Il faut réformer les Accords de Bâle

ROME – Les Accords de Bâle, supposés protéger les déposants et plus généralement les clients des banques des mauvaises pratiques de ces dernières, ont exacerbé en réalité la spirale économique descendante amorcée par la crise financière de 2008. Du fait de la crise, la confiance a disparu, les banques ont dû vendre leurs actifs et restreindre leurs prêts pour se conformer aux exigences en matière de capital stipulées par les Accords. La restriction du crédit a conduit à une chute du PIB et à une montée du chômage, tandis que la vente brutale des actifs a accéléré le déclin.

L'étude récente que j'ai faite récemment avec Jacopo Carmassi (Time to Set Banking Regulation Right) montre qu'en autorisant les grandes banques internationales à s'endetter à un niveau dangereux et à prendre des risques excessifs - les laissant parfois accumuler un passif 40 ou 50 fois supérieur à leurs capitaux propres - les Accords de Bâle ont non seulement permis la crise, mais paradoxalement, l'ont intensifiée.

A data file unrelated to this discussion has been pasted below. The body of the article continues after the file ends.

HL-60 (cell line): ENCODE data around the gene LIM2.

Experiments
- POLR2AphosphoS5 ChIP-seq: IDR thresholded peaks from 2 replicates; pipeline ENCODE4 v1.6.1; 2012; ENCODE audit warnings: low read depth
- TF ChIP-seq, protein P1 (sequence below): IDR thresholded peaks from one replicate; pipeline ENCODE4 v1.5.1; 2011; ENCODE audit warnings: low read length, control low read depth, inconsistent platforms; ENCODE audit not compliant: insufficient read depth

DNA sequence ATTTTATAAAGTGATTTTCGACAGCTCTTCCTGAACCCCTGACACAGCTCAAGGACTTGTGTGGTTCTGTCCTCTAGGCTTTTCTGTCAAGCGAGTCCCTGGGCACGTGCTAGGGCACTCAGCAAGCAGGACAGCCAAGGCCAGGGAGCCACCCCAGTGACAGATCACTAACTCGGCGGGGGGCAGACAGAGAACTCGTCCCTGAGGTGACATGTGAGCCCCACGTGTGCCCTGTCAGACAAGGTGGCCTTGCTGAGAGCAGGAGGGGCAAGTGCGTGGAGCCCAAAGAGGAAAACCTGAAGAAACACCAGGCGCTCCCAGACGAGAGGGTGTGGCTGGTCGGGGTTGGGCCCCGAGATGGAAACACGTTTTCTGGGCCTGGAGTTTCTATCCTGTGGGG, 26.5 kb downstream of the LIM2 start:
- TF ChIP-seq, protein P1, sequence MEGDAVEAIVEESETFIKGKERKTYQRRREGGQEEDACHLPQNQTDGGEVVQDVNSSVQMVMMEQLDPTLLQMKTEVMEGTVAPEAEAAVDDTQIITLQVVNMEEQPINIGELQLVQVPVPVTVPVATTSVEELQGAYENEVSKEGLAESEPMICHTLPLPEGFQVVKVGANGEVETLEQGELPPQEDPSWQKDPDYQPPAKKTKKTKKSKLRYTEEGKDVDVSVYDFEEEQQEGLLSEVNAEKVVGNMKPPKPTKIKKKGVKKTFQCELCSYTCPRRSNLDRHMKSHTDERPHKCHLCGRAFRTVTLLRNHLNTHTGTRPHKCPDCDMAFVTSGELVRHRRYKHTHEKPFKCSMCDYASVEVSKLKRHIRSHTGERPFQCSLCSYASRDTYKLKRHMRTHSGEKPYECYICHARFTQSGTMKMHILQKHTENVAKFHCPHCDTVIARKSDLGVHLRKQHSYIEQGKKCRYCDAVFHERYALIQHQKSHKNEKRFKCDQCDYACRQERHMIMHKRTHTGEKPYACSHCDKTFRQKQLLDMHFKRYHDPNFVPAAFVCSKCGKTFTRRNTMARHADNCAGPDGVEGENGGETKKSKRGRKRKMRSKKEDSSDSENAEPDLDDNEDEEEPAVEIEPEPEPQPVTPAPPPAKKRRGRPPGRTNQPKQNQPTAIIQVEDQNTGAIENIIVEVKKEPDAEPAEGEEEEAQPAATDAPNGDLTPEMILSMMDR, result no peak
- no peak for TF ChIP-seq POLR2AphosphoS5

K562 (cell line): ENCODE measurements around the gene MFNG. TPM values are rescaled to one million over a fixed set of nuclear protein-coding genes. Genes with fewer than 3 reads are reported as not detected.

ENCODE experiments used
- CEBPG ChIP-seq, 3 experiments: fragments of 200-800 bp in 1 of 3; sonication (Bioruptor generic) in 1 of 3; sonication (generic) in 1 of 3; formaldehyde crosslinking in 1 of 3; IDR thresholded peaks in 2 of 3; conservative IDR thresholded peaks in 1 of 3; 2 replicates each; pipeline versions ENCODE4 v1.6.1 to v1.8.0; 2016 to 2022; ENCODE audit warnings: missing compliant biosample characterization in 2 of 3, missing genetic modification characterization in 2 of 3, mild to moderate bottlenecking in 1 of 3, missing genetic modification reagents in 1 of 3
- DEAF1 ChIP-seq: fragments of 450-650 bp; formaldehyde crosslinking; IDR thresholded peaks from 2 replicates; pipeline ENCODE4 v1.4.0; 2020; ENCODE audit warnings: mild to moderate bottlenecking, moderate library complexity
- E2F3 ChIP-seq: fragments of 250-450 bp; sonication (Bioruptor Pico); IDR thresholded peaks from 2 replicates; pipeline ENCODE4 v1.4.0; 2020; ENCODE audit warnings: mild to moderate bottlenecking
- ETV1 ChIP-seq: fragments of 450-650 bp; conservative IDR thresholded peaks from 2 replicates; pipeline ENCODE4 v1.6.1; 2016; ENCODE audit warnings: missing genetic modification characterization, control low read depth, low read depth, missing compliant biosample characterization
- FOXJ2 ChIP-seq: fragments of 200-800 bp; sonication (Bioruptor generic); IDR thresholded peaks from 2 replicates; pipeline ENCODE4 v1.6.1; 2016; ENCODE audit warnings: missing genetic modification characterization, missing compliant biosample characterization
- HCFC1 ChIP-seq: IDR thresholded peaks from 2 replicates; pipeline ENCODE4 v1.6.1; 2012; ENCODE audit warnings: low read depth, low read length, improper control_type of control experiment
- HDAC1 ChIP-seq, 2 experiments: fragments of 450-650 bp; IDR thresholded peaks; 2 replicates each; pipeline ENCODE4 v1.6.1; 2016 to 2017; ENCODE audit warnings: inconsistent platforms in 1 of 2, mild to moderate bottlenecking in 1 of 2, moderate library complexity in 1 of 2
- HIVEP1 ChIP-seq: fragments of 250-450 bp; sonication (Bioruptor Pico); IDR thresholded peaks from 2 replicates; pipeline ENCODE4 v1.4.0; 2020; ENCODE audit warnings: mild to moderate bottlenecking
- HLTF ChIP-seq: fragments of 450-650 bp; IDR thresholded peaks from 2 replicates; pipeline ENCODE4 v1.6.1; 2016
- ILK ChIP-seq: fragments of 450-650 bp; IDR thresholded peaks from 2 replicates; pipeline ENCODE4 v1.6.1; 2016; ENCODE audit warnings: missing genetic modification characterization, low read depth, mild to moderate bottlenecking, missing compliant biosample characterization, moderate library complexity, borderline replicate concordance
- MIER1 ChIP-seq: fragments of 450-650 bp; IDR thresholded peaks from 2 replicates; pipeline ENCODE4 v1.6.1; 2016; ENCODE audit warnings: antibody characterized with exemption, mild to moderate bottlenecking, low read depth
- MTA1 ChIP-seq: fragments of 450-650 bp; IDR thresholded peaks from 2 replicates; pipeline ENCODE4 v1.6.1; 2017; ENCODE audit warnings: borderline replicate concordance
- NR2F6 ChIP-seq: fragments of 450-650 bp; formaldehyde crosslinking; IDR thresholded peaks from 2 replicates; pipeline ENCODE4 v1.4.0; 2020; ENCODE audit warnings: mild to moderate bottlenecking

Après la crise, les dirigeants de la planète et les banques centrales ont réexaminé la réglementation bancaire et modifié en priorité les règles prudentielles des Accords de Bâle. Malheureusement, les nouveaux accords de Bâle III et les Directives européennes sur les fonds propres réglementaires qui ont suivi n'ont pas pallié aux deux défauts des règles prudentielles internationales : le recours à des modèles de gestion des risques par les banques pour le calcul des exigences en capital et l'absence de véritable contrôle.

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